She reminds Antigone that they are on... ... middle of paper ... ...assistance, resolves to give their brother a proper burial. Ismene feared helping Antigone bury Polyneices but offers to die beside Antigone when Creon sends her to die. Antigone, however, refuses to allow her sister to be killed for something she did not have the courage to stand up for. The position of women is an important theme in this play. Gender has an impact on Antigone and her actions.
When she says, "But I will bury him; and if I must die…I shall lie down with him in death, and I shall be as dear to him as him to me. ", she shows that she is prepared to sacrifice herself for her brother. Antigone is the first person to ever disobey Creon's order not to lay her brother to rest, even though he had been declared a traitor of the city. It is during this time in her existence that Sophocles shows Antigone’s most important trait, her strong determination. Antigone forces her political and religious views on the male ruler when she places the laws of the gods above the laws of the state by burying her brother, Polynices.
summarizes a romantic idealist as an “other-orientated”, person who “lives in the future or past and worries about future consequences or effects of past events.” In the first fifty lines Antigone publicizes her complete disregard of Creon’s order to leave her brother’s body untouched. It becomes apparent (Line 58) that the betrayal of her uncle was only because of her worry. As a romantic idealist, “past events lead to future consequences.” By “the laws of god” (Line 58) Polyneices body had to be buried. Antigone, the “others-orientated” women she was believed her brother deserved an honorable funeral just as her other brother where people could mourn (Line 15-18). According to her idea of a perfect world, without flaws strengthens Antigone’s judgment and solidifies her beliefs.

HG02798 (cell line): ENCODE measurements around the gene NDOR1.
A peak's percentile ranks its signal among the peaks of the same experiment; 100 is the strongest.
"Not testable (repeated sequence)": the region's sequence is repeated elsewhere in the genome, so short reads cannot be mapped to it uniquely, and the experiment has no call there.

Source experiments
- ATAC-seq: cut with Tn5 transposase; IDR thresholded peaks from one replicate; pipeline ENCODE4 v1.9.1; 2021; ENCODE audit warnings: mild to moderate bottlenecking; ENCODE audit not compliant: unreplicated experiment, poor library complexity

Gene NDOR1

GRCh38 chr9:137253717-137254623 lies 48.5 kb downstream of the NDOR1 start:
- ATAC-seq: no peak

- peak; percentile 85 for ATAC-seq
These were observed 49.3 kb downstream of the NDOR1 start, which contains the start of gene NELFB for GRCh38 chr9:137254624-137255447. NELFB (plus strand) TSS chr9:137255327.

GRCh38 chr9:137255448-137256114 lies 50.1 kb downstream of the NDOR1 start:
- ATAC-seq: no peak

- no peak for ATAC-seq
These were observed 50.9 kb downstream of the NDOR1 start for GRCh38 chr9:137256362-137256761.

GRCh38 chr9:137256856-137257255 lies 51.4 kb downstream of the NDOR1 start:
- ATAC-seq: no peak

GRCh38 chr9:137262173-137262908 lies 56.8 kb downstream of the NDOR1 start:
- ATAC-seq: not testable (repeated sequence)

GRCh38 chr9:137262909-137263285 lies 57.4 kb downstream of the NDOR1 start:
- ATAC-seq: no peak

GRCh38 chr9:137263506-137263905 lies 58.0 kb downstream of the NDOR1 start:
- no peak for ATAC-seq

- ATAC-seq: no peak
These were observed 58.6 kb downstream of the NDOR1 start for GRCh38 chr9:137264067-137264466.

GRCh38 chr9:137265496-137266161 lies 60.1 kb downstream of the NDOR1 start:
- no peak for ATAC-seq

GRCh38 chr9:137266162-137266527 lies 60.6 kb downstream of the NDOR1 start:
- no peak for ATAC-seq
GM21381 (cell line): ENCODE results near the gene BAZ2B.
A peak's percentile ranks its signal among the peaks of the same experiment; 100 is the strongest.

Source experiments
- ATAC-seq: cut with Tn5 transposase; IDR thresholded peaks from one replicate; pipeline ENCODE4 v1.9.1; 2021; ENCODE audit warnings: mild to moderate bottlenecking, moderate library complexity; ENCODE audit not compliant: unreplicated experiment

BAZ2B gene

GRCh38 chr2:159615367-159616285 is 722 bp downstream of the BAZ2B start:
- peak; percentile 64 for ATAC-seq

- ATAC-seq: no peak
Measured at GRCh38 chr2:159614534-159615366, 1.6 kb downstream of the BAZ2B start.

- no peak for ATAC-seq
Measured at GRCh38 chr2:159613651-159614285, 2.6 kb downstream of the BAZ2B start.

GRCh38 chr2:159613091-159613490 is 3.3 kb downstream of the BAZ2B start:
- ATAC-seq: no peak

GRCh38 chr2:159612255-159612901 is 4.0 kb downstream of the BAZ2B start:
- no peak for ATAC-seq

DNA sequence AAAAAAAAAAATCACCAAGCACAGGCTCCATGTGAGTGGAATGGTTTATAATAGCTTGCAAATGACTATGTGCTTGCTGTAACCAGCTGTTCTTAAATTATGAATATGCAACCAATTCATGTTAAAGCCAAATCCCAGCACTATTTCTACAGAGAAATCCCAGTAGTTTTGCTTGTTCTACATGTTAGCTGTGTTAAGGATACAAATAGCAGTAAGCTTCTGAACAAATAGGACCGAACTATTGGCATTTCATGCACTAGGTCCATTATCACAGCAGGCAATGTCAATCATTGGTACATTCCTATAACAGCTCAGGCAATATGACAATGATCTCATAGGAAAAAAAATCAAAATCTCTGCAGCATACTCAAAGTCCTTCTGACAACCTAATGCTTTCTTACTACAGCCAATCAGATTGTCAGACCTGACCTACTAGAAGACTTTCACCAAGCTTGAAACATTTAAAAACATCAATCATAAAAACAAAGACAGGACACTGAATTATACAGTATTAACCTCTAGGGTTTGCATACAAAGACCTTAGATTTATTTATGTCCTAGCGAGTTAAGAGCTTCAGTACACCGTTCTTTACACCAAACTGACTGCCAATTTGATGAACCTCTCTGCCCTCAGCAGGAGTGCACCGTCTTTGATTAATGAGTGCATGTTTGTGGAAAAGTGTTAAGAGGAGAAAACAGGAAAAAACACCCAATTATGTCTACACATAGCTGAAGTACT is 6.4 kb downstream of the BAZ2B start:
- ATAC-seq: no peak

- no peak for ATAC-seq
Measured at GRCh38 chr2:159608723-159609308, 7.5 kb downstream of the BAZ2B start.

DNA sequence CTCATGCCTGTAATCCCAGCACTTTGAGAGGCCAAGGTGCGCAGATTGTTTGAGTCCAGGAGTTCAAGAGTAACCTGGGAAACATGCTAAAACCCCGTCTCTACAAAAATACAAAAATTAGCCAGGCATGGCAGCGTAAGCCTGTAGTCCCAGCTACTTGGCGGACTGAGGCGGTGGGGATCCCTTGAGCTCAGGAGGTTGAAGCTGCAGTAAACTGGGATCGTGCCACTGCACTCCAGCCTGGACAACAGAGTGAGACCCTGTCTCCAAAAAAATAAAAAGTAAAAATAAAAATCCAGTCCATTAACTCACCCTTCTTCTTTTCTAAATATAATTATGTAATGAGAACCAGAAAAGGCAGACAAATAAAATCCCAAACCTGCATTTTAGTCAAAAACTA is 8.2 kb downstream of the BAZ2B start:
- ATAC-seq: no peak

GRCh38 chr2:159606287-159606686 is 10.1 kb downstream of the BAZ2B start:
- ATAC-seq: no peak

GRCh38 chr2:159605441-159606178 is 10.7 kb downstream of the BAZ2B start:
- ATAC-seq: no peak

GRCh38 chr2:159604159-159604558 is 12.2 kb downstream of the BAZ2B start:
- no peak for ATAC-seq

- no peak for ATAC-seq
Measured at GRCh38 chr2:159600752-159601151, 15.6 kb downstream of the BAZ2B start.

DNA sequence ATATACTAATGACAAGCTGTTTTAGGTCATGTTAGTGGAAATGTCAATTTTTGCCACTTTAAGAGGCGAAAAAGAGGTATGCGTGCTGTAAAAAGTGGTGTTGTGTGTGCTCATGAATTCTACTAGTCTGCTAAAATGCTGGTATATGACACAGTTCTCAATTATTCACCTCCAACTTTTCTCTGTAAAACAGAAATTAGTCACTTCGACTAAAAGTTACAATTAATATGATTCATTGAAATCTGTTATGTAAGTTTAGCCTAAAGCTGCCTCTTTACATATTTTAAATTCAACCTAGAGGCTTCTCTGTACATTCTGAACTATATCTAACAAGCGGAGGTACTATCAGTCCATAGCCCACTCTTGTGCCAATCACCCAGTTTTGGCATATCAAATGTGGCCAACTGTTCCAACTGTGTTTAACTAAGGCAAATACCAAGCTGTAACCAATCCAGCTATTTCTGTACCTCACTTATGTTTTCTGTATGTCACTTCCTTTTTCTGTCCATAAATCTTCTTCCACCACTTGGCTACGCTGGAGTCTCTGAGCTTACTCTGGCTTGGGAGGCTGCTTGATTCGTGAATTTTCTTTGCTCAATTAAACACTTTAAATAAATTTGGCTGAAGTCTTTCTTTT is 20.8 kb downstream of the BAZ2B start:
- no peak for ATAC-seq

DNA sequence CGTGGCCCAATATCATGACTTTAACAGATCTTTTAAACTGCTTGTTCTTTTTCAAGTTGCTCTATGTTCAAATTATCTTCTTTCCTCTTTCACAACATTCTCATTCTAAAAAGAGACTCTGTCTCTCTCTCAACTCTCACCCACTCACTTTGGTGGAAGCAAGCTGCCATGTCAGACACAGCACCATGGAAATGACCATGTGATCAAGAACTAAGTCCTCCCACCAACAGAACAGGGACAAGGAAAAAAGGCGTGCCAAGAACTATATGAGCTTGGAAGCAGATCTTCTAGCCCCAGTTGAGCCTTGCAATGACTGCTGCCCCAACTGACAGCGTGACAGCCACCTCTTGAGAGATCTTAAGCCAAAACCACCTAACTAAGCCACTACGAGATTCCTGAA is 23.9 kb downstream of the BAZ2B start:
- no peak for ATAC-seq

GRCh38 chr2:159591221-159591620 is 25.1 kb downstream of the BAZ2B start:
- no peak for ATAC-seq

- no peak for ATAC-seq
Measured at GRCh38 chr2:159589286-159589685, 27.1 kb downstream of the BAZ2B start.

An interesting thing about the Wife of Bath's tale is that her arguments, in the prologue, for having control... ... middle of paper ... ...lates her decision, “I know of no way to escape / except only death or else dishonor; / I must choose one of these two” (lines 629-631). Dorigen then tells her husband of her mistake, and is his nonjudgmental love he exclaims. “Is there nothing else, Dorigen, but this?” (line 741). He then explains to Dorigen that her honor is more important to him than anything else. This can definitely be seen as the middle spectrum of a marriage in that it exposes the crucial role that honesty plays in forging an equal relationship.
Before his death, Oedipus had blinded himself, adding to the tragedy. However, Antigone's own tragedy was still unfolding. Through her proud and unrelenting character, Antigone is determined to give her brother a rightful burial, despite Creon's edict. At first Antigone seeks the help of her sister, Ismene, but when she realizes the fear and submissive attitude Ismene possesses, Antigone disregards it as even an option, another example of perhaps Antigone's tragic flaw, her own arrogance. As the tale continues, Antigone does indeed bury her brother, but is caught by Creon.